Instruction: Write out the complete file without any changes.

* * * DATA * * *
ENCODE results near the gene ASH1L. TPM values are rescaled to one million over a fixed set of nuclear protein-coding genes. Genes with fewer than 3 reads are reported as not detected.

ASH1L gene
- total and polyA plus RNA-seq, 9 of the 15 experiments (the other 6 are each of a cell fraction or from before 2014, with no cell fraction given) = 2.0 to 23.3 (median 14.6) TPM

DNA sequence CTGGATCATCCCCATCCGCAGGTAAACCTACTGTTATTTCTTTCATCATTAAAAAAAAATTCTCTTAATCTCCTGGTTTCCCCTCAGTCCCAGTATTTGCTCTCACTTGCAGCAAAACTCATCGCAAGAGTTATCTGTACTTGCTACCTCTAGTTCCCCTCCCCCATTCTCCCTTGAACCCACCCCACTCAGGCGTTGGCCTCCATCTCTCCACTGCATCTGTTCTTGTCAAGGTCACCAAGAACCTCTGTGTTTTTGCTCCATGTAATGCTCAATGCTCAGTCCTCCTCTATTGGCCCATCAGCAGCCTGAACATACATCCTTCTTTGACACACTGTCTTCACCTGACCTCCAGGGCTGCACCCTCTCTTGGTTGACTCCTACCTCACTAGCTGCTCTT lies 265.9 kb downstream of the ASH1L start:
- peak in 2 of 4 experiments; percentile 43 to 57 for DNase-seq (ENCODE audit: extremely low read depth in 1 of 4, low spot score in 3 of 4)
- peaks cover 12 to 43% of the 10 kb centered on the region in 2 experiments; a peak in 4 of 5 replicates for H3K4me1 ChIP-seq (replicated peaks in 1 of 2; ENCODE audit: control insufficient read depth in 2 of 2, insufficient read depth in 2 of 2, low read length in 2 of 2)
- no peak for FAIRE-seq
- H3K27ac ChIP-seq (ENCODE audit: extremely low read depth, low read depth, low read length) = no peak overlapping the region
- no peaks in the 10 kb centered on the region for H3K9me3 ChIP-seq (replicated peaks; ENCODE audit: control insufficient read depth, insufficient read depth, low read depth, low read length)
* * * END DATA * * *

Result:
ENCODE results near the gene ASH1L. TPM values are rescaled to one million over a fixed set of nuclear protein-coding genes. Genes with fewer than 3 reads are reported as not detected.

ASH1L gene
- total and polyA plus RNA-seq, 9 of the 15 experiments (the other 6 are each of a cell fraction or from before 2014, with no cell fraction given) = 2.0 to 23.3 (median 14.6) TPM

DNA sequence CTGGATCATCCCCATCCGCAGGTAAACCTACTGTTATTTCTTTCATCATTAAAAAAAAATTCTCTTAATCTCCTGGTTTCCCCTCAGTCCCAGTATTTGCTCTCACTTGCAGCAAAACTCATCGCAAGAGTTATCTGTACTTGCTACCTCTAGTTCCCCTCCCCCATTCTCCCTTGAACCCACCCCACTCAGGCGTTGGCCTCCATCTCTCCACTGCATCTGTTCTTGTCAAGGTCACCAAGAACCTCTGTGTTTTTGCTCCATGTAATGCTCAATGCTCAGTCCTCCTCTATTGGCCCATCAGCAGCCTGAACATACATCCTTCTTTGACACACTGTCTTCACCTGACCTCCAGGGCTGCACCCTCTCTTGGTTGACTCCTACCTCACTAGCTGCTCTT lies 265.9 kb downstream of the ASH1L start:
- peak in 2 of 4 experiments; percentile 43 to 57 for DNase-seq (ENCODE audit: extremely low read depth in 1 of 4, low spot score in 3 of 4)
- peaks cover 12 to 43% of the 10 kb centered on the region in 2 experiments; a peak in 4 of 5 replicates for H3K4me1 ChIP-seq (replicated peaks in 1 of 2; ENCODE audit: control insufficient read depth in 2 of 2, insufficient read depth in 2 of 2, low read length in 2 of 2)
- no peak for FAIRE-seq
- H3K27ac ChIP-seq (ENCODE audit: extremely low read depth, low read depth, low read length) = no peak overlapping the region
- no peaks in the 10 kb centered on the region for H3K9me3 ChIP-seq (replicated peaks; ENCODE audit: control insufficient read depth, insufficient read depth, low read depth, low read length)